Hugh Bronstein and Alexandra Valencia, Globe and Mail
Police protesters attacked Ecuadorean President Rafael Correa in an eruption of political unrest over austerity measures on Thursday, leaving the leftist leader holed up in a hospital with demonstrators outside.
Mr. Correa told local media by phone that police protesters were hunting for him in the building and would be responsible if he was hurt. Some of the president’s supporters then descended on the hospital and hurled stones at police outside.
Foreign Minister Ricardo Patino had called on supporters to march with him to save their trapped leader.
“President Correa has said that there are people trying to get in from the roof and attack him,” Mr. Patino told a large crowd outside the presidential palace. “I want to invite the brave people here below to go with us to rescue the president.”
Ecuador, an OPEC member of 14 million people, has a history of political instability. Street protests toppled three presidents during economic turmoil in the decade before Mr. Correa took power.
Mr. Correa, a socialist ally of Venezuelan President Hugo Chavez, said his rivals were plotting a coup against him, and that he and his wife were stunned by an exploding tear gas canister as he tried to speak to demonstrators.
Visibly furious, he earlier confronted police demonstrating at the planned budget cuts and challenged them: “Kill me if you want to. Kill me if you have the courage.”
As the chaotic scenes unfolded, scores of soldiers took over the main international airport, which was closed to flights, while uniformed police burned tires and blocked some roads in protest at a proposal to cut their bonuses.
Witnesses said there was looting in Quito and in Guayaquil city, and many workers and school students were sent home.
State oil company Petroecuador said operations were unaffected and troops had boosted security at its oil fields.
Messages of support for Mr. Correa flowed in from abroad, with the Organization of American States and the governments of Venezuela, Chile, Argentina and others backing his government.
Venezuela’s government said Mr. Correa spoke to Mr. Chavez by telephone from the Quito hospital and that Mr. Correa had confirmed that the unrest was a coup attempt against him.
Mr. Correa is looking at the option of dissolving Congress, where members of his own left-wing party are blocking legislative proposals aimed at cutting state costs.
Ecuador’s two-year-old constitution allows the president to declare a political impasse, dissolve Congress and rule by decree until a new presidential and parliamentary election can be held. The measure would, however, have to be approved by the Constitutional Court to take effect.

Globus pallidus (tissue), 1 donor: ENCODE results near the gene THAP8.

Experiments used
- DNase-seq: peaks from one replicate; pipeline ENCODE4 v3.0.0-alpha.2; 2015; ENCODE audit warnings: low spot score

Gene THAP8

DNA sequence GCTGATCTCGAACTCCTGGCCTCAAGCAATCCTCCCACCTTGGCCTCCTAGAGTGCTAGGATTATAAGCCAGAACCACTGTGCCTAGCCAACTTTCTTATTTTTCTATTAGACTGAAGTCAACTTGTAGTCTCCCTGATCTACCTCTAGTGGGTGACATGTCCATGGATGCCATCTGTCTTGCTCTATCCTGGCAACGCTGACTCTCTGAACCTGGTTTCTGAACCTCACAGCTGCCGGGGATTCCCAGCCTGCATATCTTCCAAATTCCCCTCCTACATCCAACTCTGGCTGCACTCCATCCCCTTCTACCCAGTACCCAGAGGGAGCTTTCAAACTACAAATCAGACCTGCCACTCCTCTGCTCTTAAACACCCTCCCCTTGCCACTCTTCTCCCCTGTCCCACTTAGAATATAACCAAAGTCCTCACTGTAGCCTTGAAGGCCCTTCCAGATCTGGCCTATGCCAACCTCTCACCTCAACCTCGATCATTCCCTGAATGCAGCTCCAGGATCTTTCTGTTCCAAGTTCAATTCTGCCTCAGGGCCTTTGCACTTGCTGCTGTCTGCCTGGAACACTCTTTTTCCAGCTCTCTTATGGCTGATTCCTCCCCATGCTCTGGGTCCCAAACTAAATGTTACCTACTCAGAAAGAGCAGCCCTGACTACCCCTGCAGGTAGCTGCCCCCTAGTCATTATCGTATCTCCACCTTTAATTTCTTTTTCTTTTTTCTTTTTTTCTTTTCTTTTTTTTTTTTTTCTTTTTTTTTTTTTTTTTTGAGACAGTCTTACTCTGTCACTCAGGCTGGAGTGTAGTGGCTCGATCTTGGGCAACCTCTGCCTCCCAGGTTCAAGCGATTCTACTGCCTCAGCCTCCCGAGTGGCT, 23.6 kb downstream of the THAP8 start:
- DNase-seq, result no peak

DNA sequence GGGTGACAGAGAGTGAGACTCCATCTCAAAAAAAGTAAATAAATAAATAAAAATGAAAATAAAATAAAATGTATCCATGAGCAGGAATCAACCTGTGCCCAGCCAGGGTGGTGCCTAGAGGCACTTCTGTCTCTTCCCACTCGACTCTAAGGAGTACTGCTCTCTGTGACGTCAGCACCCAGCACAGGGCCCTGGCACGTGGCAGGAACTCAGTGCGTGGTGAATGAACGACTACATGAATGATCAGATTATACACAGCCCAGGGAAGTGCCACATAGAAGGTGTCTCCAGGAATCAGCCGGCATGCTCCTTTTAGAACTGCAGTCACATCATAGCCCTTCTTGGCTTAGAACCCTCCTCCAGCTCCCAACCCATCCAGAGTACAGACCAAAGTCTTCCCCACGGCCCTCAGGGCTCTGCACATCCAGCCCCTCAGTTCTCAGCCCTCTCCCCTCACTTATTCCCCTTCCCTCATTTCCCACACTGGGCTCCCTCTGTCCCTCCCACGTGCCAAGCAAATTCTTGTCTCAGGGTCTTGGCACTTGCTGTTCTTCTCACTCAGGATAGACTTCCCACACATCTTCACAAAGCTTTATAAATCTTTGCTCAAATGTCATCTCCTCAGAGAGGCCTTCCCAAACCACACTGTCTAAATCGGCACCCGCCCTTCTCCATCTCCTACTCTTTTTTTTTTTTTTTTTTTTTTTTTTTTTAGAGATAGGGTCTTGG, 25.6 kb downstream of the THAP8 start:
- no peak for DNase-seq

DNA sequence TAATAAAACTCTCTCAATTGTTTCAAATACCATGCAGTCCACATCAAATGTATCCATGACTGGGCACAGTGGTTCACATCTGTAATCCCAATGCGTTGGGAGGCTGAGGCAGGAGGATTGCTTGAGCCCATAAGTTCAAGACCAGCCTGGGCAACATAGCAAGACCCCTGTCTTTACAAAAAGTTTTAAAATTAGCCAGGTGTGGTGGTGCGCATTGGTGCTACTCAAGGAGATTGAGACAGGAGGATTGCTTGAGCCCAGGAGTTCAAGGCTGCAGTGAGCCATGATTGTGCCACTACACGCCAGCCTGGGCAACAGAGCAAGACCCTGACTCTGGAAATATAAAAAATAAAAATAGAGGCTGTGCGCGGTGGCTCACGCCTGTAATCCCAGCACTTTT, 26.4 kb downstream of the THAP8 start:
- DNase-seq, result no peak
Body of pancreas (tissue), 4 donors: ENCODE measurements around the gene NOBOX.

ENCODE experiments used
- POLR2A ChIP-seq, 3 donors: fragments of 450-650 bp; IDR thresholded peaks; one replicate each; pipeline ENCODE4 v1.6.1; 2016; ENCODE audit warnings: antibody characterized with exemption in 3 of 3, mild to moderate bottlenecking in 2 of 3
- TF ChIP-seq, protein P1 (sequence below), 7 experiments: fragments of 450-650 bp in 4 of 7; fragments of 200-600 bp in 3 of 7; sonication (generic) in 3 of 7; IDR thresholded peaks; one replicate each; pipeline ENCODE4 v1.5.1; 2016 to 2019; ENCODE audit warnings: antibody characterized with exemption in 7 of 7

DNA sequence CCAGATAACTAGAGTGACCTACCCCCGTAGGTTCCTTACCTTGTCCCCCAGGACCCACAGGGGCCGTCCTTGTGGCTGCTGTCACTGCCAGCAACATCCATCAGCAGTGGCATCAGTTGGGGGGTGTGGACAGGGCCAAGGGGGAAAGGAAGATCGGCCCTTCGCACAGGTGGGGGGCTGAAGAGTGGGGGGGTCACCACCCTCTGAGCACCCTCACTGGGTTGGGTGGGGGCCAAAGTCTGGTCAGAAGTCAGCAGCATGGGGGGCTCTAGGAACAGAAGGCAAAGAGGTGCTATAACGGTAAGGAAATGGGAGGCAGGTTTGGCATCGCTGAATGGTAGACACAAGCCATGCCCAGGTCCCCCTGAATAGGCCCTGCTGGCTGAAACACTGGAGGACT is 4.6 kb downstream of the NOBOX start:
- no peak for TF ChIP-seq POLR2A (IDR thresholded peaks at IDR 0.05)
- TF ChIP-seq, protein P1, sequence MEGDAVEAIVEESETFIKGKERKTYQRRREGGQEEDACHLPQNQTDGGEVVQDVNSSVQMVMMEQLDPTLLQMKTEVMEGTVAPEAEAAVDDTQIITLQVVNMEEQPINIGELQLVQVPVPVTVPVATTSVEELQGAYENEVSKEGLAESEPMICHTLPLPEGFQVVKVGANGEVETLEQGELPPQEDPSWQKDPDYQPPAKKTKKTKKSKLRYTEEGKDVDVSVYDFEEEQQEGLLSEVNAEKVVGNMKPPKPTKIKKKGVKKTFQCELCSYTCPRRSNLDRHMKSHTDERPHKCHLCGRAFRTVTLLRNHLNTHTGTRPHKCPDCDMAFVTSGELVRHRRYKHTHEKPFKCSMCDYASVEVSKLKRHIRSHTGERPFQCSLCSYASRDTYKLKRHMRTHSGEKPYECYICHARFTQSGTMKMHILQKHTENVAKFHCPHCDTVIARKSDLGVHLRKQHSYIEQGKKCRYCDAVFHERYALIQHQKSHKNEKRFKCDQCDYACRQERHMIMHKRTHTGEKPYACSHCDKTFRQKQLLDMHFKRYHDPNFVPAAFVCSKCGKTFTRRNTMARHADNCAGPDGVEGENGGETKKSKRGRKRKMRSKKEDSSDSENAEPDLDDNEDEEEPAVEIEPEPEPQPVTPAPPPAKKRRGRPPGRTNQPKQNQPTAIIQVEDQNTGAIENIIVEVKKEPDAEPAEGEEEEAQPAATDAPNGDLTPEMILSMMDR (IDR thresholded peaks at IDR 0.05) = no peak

Police apparently led the protests on Thursday but some soldiers joined in solidarity.
“We are demanding that the president revoke the military service law,” one soldier at the airport told Reuters, asking not to be named. “If he doesn’t, protests will continue.”
Police in the cities of Quito and Guayaquil protested at their headquarters. Officers in Guayaquil also blocked some roads leading to the coastal city, Ecuador’s most populous.
“Respect our rights,” the uniformed officers shouted.
Armed forces’ head Ernesto Gonzalez said troops remained loyal to Mr. Correa. “We are in a state of law. We are loyal to the maximum authority, which is the president,” he told reporters.
Central bank chief Diego Borja called for calm and urged Ecuadoreans not to withdraw money from banks.
Peru closed its border with neighbouring Ecuador.
More than half the 124-member Congress is officially allied with Mr. Correa, but the president has blasted lawmakers from his own Country Alliance party for not going along with his proposals for shrinking the country’s bureaucracy.
Mr. Correa, a U.S.-trained economist, was first elected in 2006 promising a “citizens’ revolution” aimed at increasing state control of Ecuador’s natural resources and fighting what he calls the country’s corrupt elite.
His government alienated international capital markets when it defaulted on $3.2-billion (U.S.) in global bonds two years ago. Mr. Correa declared the debt “illegitimate.”
Cash has been tight since then as the country relies on multilateral loans and bilateral lending to meet its international financing needs.
“The [government] finally realizes that maybe their current spending could not continue but they don’t really have a Plan B, nothing to cover shortfalls given the lack of investor friendly policies,” said Roberto Sanchez-Dahl, portfolio manager at Federated Investors in Pittsburgh.
Mr. Correa is renegotiating contracts with oil companies in a bid to increase state revenues. But the talks have gone slowly while the government threatens to take over the operations of companies that do not sign the new pacts. Private firms working in Ecuador include Spain’s Repsol, Brazil’s Petrobras and Italy’s Eni.
After taking power, Mr. Correa backed the rewriting of the constitution to tilt the balance of power toward the executive. He easily won re-election under the new constitution in 2009, and he is allowed to stand again in 2013.